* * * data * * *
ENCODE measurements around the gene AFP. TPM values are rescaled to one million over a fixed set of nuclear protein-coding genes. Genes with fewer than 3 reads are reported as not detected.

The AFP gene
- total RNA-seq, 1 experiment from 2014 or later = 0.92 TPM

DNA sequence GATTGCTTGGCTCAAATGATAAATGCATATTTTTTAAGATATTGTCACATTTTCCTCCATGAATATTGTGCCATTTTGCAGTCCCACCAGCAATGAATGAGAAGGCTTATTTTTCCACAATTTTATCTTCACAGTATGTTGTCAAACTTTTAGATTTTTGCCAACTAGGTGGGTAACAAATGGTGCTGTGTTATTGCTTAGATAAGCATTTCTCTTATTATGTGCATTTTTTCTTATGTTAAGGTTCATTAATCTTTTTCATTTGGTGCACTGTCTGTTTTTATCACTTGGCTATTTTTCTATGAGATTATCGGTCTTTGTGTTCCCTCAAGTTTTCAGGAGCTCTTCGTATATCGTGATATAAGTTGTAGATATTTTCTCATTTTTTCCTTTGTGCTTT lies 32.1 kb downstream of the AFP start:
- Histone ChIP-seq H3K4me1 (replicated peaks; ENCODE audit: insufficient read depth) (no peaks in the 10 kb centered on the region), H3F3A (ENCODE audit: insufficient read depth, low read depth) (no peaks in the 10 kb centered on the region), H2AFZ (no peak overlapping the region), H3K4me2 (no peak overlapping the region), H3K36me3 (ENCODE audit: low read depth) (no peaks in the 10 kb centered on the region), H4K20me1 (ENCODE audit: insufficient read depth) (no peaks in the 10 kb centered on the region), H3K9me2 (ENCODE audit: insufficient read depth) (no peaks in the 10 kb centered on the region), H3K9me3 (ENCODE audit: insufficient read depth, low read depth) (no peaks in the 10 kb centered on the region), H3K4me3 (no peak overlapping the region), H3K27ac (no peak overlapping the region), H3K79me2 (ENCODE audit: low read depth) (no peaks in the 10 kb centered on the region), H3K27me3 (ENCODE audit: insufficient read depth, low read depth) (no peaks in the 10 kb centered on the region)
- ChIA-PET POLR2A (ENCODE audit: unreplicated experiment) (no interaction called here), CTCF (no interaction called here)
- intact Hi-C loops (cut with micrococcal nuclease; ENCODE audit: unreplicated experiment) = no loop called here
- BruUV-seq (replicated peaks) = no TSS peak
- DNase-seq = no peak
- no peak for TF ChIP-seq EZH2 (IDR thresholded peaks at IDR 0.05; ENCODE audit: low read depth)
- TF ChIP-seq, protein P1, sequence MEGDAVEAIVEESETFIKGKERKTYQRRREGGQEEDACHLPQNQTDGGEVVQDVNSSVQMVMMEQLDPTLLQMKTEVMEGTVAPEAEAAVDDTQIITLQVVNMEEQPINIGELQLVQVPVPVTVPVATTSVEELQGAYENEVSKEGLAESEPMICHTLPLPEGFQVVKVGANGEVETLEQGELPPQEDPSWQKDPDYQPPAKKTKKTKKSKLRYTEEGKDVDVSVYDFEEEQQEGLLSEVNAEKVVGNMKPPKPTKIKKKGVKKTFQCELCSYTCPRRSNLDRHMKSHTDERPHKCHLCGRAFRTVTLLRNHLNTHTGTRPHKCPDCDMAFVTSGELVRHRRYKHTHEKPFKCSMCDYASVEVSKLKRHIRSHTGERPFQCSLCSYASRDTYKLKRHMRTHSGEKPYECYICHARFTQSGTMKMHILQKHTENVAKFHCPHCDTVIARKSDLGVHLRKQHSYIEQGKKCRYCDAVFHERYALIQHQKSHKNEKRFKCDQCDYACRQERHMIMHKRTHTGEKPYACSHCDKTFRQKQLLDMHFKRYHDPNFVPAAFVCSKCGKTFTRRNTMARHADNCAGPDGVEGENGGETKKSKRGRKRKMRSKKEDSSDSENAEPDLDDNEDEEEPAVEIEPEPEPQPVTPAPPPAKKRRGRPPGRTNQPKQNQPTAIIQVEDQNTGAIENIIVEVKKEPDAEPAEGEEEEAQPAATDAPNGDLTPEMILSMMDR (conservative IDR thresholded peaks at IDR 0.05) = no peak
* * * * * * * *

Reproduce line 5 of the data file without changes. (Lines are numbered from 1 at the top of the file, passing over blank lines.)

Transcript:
- Histone ChIP-seq H3K4me1 (replicated peaks; ENCODE audit: insufficient read depth) (no peaks in the 10 kb centered on the region), H3F3A (ENCODE audit: insufficient read depth, low read depth) (no peaks in the 10 kb centered on the region), H2AFZ (no peak overlapping the region), H3K4me2 (no peak overlapping the region), H3K36me3 (ENCODE audit: low read depth) (no peaks in the 10 kb centered on the region), H4K20me1 (ENCODE audit: insufficient read depth) (no peaks in the 10 kb centered on the region), H3K9me2 (ENCODE audit: insufficient read depth) (no peaks in the 10 kb centered on the region), H3K9me3 (ENCODE audit: insufficient read depth, low read depth) (no peaks in the 10 kb centered on the region), H3K4me3 (no peak overlapping the region), H3K27ac (no peak overlapping the region), H3K79me2 (ENCODE audit: low read depth) (no peaks in the 10 kb centered on the region), H3K27me3 (ENCODE audit: insufficient read depth, low read depth) (no peaks in the 10 kb centered on the region)